Growth regulator: Spray 1.25 ppm triacontanol (10 lit. of water) on the 20th, 40th, 60th and 80th day after transplanting. Spray NAA 50 ppm (1 ml planofix /4.5 lit. of water) 60 and 90 days after planting.

Plant Protection (PEST & DISEASES)


Nematodes and Sucking pests: Apply carbofuran 10-12 kg/ha 15 days after transplanting followed by dimethoate @ 1ml/lit. at 25 days intervals.

Aphids and Thrips: monocrotophos @ 1.5 ml /lit for control aphids. Neem oil 1% or neem cake extract 5% to control aphids and thrips. For white aphids acephate 1 kg/ha.


Powdery mildew: Wettable sulphur @ 2g/lit

Dieback and fruit rot: Mancozeb @ 2g/lit.

Yield & Harvest

Fully matured green fruits should be harvested before ripening.

Yield 15 tonnes/ha in 150-160 days.

Growing Paprika

Varieties: KTPL-19

Soil: Well-drained sandy loam or clay saline-free soil is preferable. It can be grown on any fertile well-drained soil suitable for chillies cultivation with pH 6.5 – 7.0.

Season: June – July.

Seed rate: 500 g/ha.

Spacing: 60 x 45 cm

Nursery: Prepare 10 – 12 beds 7 m long 1.2 m wide and 15 cm height and sow the seeds in rows 10 cm apart on 0.5 cm deep.

Apply 15 – 20 kg of well-decomposed compost and 500 g of 15:15:15 NPK complex fertiliser to each bed 15 to 20 days before sowing.

Transplanting: Healthy seedlings may be transplanted at a spacing of 45 cm apart.

Application of fertilisers: Apply FYM 20 – 25 tonnes/ha, 60, 100 and 60 kg NPK/ha as basal, 20 kg N and 20 kg K three weeks after transplanting. 40 kg N and 40 kg K/ha six weeks after transplanting.

Plant Protection (PEST & DISEASES)


Fruit borer: Spray endosulfan 2 ml/lit.


Anthracnose: Spray Mancozeb 2 g/lit.

Fruit rot: Spray Copper oxychloride @ 2.5 g/lit.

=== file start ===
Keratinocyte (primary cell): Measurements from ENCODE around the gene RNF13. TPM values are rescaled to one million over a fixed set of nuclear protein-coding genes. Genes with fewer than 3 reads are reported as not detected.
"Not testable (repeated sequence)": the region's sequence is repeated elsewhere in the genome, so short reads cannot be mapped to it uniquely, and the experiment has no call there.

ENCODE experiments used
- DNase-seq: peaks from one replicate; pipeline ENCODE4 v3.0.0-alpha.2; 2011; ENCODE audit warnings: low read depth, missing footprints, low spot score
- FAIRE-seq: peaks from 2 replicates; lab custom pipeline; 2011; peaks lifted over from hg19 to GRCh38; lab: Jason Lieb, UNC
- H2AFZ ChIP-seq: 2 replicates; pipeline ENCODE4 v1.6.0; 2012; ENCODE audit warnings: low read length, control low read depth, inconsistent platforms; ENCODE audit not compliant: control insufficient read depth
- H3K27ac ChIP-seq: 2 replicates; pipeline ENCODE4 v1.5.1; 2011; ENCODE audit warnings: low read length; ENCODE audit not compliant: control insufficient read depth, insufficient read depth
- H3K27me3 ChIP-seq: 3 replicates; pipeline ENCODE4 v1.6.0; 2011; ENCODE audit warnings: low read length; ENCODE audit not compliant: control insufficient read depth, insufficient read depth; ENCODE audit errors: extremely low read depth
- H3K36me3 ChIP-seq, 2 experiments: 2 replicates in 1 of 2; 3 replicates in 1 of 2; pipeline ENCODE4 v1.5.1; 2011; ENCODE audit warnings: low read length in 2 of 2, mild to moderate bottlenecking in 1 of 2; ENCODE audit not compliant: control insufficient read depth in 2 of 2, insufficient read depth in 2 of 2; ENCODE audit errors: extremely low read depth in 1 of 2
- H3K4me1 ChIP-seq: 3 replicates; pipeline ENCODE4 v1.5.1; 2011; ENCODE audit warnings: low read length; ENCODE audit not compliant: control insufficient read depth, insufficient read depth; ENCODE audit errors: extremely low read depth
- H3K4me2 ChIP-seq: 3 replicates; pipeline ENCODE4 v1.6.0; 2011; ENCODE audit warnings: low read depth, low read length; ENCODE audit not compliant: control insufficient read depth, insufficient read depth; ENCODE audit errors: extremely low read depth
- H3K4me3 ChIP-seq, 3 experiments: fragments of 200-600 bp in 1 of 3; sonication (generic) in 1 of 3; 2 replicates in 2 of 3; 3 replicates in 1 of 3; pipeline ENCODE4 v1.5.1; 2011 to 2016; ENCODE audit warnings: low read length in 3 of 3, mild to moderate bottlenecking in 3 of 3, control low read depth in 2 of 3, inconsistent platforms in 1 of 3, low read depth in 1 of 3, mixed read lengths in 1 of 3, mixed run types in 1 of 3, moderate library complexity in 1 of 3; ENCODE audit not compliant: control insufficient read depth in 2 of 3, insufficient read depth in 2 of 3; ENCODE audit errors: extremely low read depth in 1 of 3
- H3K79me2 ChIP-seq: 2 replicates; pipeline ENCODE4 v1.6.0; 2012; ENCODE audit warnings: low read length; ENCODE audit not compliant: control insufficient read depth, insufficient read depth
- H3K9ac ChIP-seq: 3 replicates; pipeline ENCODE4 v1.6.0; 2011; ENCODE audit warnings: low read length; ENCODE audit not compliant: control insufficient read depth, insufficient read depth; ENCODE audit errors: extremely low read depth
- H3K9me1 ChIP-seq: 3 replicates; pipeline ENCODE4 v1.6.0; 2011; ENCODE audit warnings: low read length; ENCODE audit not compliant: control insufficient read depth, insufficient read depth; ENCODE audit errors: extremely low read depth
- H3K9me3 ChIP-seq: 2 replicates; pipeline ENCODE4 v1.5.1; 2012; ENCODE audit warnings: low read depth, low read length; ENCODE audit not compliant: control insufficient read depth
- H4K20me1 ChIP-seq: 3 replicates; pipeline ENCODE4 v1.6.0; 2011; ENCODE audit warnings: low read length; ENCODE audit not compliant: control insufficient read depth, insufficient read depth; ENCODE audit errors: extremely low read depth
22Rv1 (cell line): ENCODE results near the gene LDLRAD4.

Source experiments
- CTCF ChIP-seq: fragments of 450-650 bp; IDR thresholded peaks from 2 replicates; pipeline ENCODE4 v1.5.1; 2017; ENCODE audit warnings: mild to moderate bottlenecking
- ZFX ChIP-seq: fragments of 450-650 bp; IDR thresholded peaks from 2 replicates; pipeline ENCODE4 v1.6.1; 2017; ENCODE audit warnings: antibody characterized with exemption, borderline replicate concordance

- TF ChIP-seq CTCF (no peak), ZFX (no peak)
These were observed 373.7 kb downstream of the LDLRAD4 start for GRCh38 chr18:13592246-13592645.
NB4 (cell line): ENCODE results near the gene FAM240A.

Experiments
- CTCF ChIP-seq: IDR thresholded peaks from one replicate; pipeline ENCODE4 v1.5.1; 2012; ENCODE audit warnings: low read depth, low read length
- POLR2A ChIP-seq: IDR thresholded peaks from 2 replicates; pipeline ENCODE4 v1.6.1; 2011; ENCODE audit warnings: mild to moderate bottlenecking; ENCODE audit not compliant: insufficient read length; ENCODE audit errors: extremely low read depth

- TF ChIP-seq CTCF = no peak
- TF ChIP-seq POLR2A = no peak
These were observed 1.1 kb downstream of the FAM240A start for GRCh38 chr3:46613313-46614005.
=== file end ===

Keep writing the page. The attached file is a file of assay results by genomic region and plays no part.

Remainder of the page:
Powdery mildew: Spray Wettable sulphur @ 0.3%

Yield & Harvest

Yield: 25 – 35 t/ha.


To summarize our Capsicum farming techniques,

Capsicum, also known as sweet pepper or bell pepper, is a plant species in the Solanaceae family. There are several varieties of capsicum, including Arka Basant, Arka Gaurav, Arka Mohini, Green Gold, and Bharath. It is typically grown in well-drained loamy soil that is rich in organic matter.

The ideal time for sowing is between September and February, with a seed rate of 1.250 kg/ha. The nursery area should be 3 cents/ha, with seeds treated with 2.5 g of Bavistin and sown in lines at a spacing of 2.5 cm, covered with topsoil and paddy straw, and watered daily.

Capsicum requires proper irrigation at weekly or 10 days intervals, and application of fertilizers, including FYM 25 t/ha and 40:60:30 kg NPK/ha as basal and 40 kg N/ha each on 30, 60 and 90 days of planting. Weed control is done on the 30th day, with one hoeing and weeding and the plants are earthed up.

Growth regulators such as triacontanol 1.25 ppm and NAA 50 ppm are sprayed on the 20th, 40th, 60th, and 80th day after transplanting and on 60 and 90 days after planting. To protect against pests, carbofuran 10-12 kg/ha is applied 15 days after transplanting followed by dimethoate and for aphids and thrips, Monocrotophos and Neem oil are used. To protect against diseases such as powdery mildew, wettable sulphur is applied, and for dieback and fruit rot, mancozeb is used.

Yields of 15 tonnes/ha in 150-160 days can be expected when fully matured green fruits are harvested before ripening.

The Paprika variety of Capsicum annum var. longum is also mentioned with different soil preferences, the season of sowing, seed rate, spacing and fertilization, pest and disease control and harvesting methods. Paprika requires well-drained sandy loam or clay saline-free soil, with a June-July sowing season, and a seed rate of 500g/ha. Spacing is at 60×45 cm and the yield is 25-35 t/ha.

(This research was carried out directly at the Tamil Nadu University of Agriculture in India).